Carbohydrates are broken down the most quickly and provide energy for immediate use. Individuals who exercise regularly require more carbs in their diets. For these individuals, carbohydrates may take up a higher proportion of their daily calorie intake. Foods like whole-grain bread, brown rice, and quinoa are excellent complex carbs to incorporate into your diet. For other individuals, a low-carb diet may be preferred.
Protein is another macronutrient that is crucial for supporting a healthy body weight. Protein is broken down more slowly into individual components. All individuals should ensure that they get sufficient levels of dietary protein. The individual components of protein are amino acids, and they are categorized as either nonessential or essential. The body requires optimal ratios of essential amino acids in order to support muscle synthesis and the production of neurotransmitters, hormones, and enzymes. Eating a high-protein diet is also important for staying satiated and full until the next meal. Individuals who engage in regular strength training usually require more protein in their diets.
Like protein, fat is also broken down slowly in the digestive system. Getting healthy fats in your diet is important for supporting cellular function while also reducing inflammation. You can get healthy fats from foods like olive oil, peanut butter, flaxseed, chia seeds, pecans, walnuts, salmon, and mackerel.
Limit Junk Foods
Junk food negatively impacts metabolic function. The harmful components of junk foods are saturated fat, added sugars, refined grains, and excess sodium. Though these ingredients make junk foods tasty, they wreak havoc on metabolic health and interfere with the body’s ability to process food effectively. By eliminating junk food and these unhealthy ingredients, you can help your body operate more smoothly and transform food particles into energy.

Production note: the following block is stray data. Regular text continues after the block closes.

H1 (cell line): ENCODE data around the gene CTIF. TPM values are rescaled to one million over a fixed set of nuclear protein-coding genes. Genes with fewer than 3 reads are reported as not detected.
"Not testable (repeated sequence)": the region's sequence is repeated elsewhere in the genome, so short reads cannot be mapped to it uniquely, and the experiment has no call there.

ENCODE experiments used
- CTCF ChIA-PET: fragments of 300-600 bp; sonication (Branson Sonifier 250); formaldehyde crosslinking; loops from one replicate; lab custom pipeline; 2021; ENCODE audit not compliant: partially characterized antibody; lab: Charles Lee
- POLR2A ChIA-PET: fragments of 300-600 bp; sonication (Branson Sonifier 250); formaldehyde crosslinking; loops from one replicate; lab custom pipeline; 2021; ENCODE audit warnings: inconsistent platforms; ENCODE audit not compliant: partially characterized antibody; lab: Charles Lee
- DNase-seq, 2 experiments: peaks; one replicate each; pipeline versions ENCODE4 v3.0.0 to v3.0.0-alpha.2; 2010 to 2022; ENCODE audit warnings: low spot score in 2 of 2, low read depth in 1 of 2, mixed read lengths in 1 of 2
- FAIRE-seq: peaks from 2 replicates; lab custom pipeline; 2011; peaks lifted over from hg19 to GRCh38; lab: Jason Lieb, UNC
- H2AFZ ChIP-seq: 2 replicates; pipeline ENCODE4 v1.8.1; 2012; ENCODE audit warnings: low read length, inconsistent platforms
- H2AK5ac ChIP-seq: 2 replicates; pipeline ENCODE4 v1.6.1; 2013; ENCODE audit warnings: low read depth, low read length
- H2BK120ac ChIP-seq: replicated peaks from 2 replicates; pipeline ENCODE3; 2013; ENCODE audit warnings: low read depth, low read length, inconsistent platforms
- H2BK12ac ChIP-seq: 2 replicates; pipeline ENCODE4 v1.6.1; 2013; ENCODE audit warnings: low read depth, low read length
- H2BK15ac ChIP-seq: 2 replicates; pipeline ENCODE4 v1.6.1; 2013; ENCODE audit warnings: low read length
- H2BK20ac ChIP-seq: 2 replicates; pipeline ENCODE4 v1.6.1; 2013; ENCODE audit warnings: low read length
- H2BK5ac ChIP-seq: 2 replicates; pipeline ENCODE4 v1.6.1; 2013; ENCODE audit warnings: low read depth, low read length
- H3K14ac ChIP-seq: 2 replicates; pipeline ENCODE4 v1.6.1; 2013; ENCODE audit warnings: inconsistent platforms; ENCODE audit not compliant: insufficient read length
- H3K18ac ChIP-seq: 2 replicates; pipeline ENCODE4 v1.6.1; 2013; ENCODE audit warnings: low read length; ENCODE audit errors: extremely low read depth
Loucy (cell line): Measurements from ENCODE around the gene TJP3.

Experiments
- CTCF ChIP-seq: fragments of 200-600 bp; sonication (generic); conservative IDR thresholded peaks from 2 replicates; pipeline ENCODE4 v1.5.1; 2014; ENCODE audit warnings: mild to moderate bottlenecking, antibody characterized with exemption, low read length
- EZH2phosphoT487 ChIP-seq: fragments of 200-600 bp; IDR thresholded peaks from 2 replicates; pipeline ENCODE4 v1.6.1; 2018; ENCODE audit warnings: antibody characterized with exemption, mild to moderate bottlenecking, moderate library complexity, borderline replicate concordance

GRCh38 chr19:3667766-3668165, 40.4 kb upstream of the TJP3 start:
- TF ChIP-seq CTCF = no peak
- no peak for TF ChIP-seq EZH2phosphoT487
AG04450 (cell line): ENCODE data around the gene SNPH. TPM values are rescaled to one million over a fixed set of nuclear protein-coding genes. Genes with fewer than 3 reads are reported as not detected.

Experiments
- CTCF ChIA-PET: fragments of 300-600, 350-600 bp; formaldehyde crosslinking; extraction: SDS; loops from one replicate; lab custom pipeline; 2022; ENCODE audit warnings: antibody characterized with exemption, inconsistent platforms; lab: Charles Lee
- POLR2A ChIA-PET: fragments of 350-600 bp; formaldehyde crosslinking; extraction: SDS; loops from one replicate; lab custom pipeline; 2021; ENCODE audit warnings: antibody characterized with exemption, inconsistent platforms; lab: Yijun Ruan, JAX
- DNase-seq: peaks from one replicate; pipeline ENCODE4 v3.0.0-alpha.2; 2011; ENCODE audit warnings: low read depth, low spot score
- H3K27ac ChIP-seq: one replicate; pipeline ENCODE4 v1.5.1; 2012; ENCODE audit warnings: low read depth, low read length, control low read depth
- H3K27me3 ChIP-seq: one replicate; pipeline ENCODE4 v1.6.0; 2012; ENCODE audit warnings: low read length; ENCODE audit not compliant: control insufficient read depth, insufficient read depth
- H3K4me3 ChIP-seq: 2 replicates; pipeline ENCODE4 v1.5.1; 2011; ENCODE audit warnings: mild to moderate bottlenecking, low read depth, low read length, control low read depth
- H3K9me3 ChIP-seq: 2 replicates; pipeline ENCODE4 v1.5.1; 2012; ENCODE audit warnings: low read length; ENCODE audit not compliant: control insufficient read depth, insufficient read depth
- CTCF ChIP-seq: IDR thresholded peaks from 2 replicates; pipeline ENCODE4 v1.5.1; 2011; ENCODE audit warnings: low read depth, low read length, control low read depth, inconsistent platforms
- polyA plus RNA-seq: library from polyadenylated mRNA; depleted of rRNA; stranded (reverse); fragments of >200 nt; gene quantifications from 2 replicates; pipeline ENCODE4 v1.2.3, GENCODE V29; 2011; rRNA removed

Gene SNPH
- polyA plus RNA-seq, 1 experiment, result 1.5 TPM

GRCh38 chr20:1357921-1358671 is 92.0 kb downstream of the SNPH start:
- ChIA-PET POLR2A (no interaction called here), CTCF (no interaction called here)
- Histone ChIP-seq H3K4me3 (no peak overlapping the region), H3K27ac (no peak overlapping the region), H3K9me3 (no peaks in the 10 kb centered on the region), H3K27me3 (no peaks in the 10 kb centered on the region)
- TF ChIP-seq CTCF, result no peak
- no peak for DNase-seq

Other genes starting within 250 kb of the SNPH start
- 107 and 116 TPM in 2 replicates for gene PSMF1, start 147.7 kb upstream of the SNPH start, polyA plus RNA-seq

Added sugars and refined grains have similar negative effects on the body. When we eat foods that are rich in added sugars or refined grains, the body rapidly breaks down these foods into glucose molecules. Sugar quickly enters the bloodstream and is carried throughout the body. High levels of blood sugar trigger the pancreas to release insulin, a hormone that signals to organs and tissues to uptake the sugar to use as energy.
However, added sugars and refined grains result in such a massive blood sugar spike, that the body is unable to utilize all of the blood sugar at once. As a result, the sugar is deposited throughout the body in the form of fat. Over time the chronic consumption of sugary foods and refined grains can contribute to metabolic conditions such as insulin resistance, type two diabetes, and fatty liver disease.
So, how can you avoid added sugars and refined grains in your diet? Added sugars have been removed from their original source and added back into food products through industrial processes. You can tell if sugar has been added to foods by examining the nutrition label. If any ingredients contain syrup, fructose, or sucrose, sugar has been added to the food. In general, it’s best to steer clear of foods like ice cream, candy, soda, pastries to promote a healthy weight.
To avoid refined grains, steer clear of foods like white pasta, white bread, white rice, and any foods that contain white flour such as pastries, some granola bars, and breakfast cereal.
Saturated fats are another unhealthy component of junk foods. Saturated fat is animal fat that is found in numerous products such as cheese, whole milk, steak, bacon, and butter. Eating too much saturated fat over a long period of time can interfere with proper insulin function, and lead to an increased risk of developing insulin resistance, high blood sugar, and type two diabetes. Moreover, the excess consumption of saturated fat is linked to high cholesterol, atherosclerosis, and cardiovascular disease.
Junk foods are also extremely calorie dense, meaning you only need to eat small amounts of these foods to meet your daily calorie needs. This can leave you hungry and lead you to overeat and gain weight more easily. Cutting junk foods out of your diet supports weight loss and allows you to eat more while simultaneously losing weight.